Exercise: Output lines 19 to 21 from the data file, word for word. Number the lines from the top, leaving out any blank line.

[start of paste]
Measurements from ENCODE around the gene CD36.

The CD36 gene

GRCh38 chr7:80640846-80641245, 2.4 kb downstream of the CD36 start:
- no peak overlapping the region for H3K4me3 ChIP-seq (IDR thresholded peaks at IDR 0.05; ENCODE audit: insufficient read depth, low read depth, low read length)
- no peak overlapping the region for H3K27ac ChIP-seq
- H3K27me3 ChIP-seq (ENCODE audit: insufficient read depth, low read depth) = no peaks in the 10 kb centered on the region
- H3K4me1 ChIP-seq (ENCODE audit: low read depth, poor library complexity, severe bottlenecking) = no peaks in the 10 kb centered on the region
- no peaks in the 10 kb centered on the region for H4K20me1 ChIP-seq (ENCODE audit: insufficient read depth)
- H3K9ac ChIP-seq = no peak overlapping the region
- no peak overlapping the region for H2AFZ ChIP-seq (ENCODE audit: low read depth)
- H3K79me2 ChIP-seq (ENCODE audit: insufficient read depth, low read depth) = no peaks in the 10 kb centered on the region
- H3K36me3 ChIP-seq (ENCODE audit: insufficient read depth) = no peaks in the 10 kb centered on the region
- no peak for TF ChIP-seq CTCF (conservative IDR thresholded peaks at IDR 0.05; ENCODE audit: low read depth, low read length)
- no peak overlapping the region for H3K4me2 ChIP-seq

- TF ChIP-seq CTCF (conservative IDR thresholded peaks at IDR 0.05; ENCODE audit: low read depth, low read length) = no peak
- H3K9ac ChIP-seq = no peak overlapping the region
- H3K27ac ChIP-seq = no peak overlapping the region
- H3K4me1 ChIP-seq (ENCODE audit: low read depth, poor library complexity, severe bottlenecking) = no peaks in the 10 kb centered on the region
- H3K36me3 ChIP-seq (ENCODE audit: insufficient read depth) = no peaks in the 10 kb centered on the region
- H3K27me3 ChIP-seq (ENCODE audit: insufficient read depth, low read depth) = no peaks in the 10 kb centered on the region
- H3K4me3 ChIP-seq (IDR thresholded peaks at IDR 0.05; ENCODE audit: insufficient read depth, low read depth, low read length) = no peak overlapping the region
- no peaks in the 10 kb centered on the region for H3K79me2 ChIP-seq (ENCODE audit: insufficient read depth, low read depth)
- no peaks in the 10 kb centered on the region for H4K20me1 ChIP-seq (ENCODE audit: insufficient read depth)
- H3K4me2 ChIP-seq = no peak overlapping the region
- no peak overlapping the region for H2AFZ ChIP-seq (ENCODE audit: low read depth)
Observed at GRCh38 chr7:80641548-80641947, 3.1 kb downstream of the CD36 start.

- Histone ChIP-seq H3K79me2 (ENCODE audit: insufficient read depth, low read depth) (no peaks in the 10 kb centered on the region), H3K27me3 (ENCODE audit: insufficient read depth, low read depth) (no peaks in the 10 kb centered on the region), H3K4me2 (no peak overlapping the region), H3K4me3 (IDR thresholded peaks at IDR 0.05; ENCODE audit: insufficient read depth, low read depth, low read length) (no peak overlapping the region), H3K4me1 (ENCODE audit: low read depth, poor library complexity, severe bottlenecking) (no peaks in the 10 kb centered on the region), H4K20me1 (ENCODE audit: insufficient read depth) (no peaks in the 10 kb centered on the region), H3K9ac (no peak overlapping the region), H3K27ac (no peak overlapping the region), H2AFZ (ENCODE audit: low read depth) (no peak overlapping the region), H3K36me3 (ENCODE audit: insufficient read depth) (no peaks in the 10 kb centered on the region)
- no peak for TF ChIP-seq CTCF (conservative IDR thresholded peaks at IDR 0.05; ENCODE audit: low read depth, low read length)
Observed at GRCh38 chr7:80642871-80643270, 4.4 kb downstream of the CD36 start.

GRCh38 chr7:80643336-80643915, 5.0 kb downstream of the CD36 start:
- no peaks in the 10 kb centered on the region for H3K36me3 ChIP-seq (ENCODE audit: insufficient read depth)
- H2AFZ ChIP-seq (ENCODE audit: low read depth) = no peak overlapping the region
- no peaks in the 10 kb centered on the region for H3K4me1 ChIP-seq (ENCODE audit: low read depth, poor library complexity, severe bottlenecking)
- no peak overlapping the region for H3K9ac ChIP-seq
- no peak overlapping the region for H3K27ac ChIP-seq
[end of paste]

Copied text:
- H3K36me3 ChIP-seq (ENCODE audit: insufficient read depth) = no peaks in the 10 kb centered on the region
- H3K27me3 ChIP-seq (ENCODE audit: insufficient read depth, low read depth) = no peaks in the 10 kb centered on the region
- H3K4me3 ChIP-seq (IDR thresholded peaks at IDR 0.05; ENCODE audit: insufficient read depth, low read depth, low read length) = no peak overlapping the region